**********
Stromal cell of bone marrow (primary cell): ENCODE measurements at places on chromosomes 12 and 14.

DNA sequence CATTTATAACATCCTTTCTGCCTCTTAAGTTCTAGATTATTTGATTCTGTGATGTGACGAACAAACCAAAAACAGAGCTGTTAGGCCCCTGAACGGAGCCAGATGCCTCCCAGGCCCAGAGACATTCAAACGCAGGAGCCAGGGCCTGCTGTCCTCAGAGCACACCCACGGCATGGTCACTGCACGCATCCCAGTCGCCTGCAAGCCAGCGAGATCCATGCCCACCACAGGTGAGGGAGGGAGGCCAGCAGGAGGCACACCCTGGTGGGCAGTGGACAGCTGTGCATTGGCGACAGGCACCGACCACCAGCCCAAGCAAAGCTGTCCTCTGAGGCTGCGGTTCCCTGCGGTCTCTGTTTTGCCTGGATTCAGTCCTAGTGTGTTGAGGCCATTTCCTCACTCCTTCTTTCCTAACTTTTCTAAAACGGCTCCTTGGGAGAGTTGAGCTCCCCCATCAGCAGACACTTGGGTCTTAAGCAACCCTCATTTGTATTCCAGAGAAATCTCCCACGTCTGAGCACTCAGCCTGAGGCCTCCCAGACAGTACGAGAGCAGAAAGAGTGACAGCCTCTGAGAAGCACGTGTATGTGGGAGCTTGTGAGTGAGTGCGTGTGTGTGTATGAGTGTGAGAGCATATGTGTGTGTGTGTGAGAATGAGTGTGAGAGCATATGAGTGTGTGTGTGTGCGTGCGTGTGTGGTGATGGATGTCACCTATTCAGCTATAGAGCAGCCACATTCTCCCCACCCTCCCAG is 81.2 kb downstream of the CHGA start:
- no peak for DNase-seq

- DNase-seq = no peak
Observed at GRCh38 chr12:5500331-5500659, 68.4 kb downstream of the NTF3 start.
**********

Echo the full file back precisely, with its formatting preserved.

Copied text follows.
Stromal cell of bone marrow (primary cell): ENCODE measurements at places on chromosomes 12 and 14.

DNA sequence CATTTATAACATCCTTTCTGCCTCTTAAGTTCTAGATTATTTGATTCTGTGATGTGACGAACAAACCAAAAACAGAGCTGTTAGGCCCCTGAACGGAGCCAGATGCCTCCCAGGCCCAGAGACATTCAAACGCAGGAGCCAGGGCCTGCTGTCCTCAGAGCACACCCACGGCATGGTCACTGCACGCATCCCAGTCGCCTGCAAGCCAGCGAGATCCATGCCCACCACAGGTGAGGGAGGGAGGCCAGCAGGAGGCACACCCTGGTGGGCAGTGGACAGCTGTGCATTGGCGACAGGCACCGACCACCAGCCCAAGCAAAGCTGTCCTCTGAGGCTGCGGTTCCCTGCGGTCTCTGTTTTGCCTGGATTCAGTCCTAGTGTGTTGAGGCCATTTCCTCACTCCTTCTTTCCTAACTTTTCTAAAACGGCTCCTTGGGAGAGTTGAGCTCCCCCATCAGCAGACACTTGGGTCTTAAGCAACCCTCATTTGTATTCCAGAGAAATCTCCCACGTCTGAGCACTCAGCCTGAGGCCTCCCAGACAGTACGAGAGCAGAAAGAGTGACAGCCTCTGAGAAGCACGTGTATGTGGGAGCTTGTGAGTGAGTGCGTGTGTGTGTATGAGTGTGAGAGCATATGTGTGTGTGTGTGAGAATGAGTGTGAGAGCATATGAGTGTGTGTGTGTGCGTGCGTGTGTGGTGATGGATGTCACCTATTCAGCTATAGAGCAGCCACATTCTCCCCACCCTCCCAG is 81.2 kb downstream of the CHGA start:
- no peak for DNase-seq

- DNase-seq = no peak
Observed at GRCh38 chr12:5500331-5500659, 68.4 kb downstream of the NTF3 start.